Buddha’s Birthday Celebration - May 2009

Multifaith Readings & Prayers

Christian Contribution:  Rev Garth Read

Introduction
Thank you for this opportunity to share, once again, in this Buddha Birthday Celebration.

I extend to my Buddhist friends and to all present, very warm greetings and best wishes from the Aspley Uniting Church and from the North Brisbane Interfaith Group.

It is also a pleasure for me to join with my good friends from the Jewish and Hindu Communities in offering you thoughts, readings and prayers from religious traditions other than the Buddhist Traditions.

I hope that my contribution reflects some central Christian ideas and beliefs about our relationship with all other people, irrespective of age, gender, nationality, race or religion.

I also hope that these thoughts, readings and prayers show that we can all learn from one another.  Indeed I believe that members of different religions have in the past not only learnt about each others different beliefs and insights – they have, through their friendship and dialogue, been able to enrich each others understanding of life and what it might mean to explore and express spiritual insights and wisdom.

1. Jesus the Jew

My first reading comes from the section of the Christian Bible known as the New Testament.  More specifically, it is a selection of verses from a collection of sayings of Jesus that we call the Sermon on the Mount.

As well as listening to the wisdom that may be contained in these words, I would like you to realize that Jesus, the speaker of these words, was a Jew.  He was born a Jew.  He grew up a Jew.  His teachings reflect the ancient Jewish writings contained in the Hebrew Scriptures (The Tanak).  These ancient Scriptures still provide inspiration and spiritual guidance for Jewish people today.

We Christians thank Jewish people for allowing us to share their sacred writings by incorporating them into our version of the Bible.

Hear then some words of the Jew whom we Christians call Jesus Christ.

Happy are those whose greatest desire is to do what God requires;
God will satisfy them fully!

Happy are those who are merciful to others;
God will be merciful to them!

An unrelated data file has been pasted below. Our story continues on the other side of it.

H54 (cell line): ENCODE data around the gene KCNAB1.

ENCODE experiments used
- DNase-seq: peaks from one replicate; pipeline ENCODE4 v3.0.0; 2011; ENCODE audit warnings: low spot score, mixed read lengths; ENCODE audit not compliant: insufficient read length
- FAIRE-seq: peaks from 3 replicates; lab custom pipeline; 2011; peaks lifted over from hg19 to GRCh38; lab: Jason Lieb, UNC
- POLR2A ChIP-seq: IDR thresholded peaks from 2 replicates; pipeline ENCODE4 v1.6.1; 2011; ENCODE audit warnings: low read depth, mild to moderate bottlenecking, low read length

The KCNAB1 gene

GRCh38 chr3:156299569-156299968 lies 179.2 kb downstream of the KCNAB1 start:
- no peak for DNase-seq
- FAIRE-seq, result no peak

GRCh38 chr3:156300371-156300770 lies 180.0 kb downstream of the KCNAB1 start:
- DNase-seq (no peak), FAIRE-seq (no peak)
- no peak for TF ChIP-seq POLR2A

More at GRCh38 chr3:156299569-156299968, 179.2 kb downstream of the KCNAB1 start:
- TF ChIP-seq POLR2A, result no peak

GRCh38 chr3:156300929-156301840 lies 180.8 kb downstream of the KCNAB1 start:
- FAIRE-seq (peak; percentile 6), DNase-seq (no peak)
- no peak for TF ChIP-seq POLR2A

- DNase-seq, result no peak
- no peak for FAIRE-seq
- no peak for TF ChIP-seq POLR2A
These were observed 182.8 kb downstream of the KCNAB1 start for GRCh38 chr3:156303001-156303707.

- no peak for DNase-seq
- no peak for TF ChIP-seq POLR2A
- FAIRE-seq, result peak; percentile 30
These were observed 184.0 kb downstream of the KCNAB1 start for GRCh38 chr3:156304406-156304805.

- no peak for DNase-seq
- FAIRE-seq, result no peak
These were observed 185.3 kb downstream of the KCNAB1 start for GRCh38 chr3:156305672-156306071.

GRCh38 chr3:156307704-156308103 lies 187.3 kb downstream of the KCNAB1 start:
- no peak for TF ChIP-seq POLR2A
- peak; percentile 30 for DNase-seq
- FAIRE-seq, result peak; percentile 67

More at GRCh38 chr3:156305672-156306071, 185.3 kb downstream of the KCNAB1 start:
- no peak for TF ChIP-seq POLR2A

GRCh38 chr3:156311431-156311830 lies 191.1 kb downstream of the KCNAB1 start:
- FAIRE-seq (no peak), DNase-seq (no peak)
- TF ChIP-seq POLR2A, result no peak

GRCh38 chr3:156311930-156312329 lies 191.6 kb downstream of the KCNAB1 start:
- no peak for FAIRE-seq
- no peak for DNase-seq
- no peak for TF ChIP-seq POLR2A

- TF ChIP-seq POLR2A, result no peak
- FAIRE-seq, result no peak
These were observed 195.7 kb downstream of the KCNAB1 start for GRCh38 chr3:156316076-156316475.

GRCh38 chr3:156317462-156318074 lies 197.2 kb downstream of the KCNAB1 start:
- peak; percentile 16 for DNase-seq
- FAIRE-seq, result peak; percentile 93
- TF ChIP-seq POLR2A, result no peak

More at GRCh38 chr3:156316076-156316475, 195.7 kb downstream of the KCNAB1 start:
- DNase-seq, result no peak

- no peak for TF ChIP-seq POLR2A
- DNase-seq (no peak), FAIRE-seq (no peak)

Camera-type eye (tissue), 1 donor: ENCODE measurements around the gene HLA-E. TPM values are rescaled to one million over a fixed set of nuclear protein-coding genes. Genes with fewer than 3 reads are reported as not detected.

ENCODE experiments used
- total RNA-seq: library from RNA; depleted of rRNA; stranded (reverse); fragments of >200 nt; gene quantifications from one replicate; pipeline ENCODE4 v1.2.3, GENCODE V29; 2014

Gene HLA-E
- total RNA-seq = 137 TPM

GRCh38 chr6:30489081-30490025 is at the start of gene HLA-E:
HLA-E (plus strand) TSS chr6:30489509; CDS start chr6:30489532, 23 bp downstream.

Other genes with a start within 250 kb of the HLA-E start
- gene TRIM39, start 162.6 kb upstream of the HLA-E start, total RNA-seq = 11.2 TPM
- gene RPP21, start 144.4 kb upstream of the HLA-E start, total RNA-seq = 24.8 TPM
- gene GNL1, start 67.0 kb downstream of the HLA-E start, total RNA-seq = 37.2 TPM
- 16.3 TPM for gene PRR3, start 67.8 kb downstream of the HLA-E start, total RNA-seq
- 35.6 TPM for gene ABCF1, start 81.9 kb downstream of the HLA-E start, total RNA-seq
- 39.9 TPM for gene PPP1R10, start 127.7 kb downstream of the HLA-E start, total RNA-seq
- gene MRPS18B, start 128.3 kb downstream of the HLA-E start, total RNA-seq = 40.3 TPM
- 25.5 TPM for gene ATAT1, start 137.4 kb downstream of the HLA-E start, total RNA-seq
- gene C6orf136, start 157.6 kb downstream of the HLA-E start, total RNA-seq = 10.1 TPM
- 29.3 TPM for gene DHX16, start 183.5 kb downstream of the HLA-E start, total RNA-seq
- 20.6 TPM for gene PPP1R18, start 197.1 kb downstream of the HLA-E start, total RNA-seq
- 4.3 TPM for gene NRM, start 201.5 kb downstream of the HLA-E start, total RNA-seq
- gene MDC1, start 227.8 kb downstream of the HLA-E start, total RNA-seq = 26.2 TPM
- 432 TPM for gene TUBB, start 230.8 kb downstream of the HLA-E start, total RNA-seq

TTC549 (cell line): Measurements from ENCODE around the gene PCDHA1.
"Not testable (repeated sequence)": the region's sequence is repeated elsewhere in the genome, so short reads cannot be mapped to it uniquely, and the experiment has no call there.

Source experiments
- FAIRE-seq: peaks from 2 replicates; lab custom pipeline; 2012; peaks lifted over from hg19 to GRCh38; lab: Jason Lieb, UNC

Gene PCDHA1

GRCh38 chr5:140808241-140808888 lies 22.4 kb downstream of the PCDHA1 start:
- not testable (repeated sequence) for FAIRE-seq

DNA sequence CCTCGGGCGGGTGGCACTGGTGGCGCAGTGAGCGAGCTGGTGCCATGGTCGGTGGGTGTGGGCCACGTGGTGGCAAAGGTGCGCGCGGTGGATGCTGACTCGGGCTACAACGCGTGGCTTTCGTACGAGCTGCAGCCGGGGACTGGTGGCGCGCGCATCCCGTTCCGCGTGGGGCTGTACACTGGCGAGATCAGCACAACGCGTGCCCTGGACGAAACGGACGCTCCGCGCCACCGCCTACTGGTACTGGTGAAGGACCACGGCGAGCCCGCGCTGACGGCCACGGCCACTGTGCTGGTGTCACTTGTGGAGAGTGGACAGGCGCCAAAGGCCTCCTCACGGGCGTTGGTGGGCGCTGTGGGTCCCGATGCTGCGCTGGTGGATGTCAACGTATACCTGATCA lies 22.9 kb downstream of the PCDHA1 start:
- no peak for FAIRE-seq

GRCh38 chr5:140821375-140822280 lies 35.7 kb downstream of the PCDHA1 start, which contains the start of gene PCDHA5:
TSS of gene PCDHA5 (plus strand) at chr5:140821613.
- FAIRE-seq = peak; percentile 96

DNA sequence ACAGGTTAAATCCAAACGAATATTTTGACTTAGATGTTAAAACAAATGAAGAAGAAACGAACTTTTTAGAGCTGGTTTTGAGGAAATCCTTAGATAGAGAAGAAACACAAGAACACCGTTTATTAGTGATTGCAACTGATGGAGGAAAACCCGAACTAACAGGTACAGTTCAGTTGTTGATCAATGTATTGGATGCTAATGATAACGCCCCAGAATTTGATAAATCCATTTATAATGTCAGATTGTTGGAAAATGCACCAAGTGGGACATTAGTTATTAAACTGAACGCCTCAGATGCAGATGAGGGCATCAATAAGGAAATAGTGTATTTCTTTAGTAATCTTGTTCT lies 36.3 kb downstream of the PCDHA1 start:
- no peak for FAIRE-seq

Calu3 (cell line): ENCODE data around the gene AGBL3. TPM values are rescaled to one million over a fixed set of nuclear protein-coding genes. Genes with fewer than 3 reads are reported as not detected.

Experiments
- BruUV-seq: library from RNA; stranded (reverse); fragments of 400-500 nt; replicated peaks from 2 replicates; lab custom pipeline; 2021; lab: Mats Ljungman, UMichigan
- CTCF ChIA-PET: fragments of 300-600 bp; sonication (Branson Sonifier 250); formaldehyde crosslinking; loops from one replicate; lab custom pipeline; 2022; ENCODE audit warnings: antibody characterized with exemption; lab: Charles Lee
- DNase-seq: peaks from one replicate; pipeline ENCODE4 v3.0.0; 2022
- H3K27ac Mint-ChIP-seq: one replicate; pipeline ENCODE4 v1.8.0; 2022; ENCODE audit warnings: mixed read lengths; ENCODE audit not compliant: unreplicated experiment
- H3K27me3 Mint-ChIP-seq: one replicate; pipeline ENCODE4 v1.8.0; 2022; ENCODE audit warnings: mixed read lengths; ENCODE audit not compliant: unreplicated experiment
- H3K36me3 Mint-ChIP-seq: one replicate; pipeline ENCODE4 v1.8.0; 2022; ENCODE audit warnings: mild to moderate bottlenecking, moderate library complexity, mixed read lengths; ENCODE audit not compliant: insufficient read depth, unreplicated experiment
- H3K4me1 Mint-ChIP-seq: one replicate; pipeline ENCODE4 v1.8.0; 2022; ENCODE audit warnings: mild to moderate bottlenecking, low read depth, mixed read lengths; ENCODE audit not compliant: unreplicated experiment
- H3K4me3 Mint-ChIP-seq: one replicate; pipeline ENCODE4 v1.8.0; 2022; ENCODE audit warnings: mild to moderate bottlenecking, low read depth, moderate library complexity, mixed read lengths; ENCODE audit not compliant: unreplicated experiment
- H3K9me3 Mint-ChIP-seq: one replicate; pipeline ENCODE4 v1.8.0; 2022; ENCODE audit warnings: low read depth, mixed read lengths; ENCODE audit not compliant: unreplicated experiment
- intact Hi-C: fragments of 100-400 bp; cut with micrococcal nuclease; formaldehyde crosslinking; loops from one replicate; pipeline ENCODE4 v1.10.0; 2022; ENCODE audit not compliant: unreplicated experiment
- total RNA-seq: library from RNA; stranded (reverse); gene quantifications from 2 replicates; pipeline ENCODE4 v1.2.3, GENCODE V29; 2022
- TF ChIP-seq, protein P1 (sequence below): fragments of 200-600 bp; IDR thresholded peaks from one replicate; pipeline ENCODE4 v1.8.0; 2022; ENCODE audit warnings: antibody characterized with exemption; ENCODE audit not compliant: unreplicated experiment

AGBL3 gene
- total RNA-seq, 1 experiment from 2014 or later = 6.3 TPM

Happy are those who work for peace;
God will call them his children!

Happy are those who are persecuted because they do what God requires;
The Kingdom of heaven belongs to them!

You have heard that it was said, ‘An eye for an eye, and a tooth for a tooth.’  But now I tell you; do not take revenge on someone who wrongs you.  If anyone slaps you on the right cheek, let him slap you’re your left cheek too.

“You have heard that it was said, ‘Love your friends, hate your enemies.’  But now I tell you: love your enemies and pray for those who persecute you, so that you may become children of your Father in Heaven.  For he makes his sun to shine on bad and good people alike, and gives rain to those who do good and to those who do evil.

 

2. Mother Theresa
My second reading is a prayer that was offered by Mother Teresa in 1981.  Mother Teresa was a Christian Nun well known around the world for her great work of compassion among the poor and disadvantaged of India.  She was a deeply devout Christian woman who had a great respect for and knowledge of the Hindu Faith.  She acknowledged that much of the inspiration for this prayer came from the Hindu scriptures know as the Upanishads.

As a Christian I share this prayer with you and I share Mother Teresa’s acknowledgement of the debt it owes to our Hindu brothers and sisters.


Lead me from death to life, from falsehood to truth.
Lead me from despair to hope, from fear to trust.
Lead me from hate to love, from war to peace.
Let peace fill our hearts, our world, our universe.


Amen
And may peace be with you.

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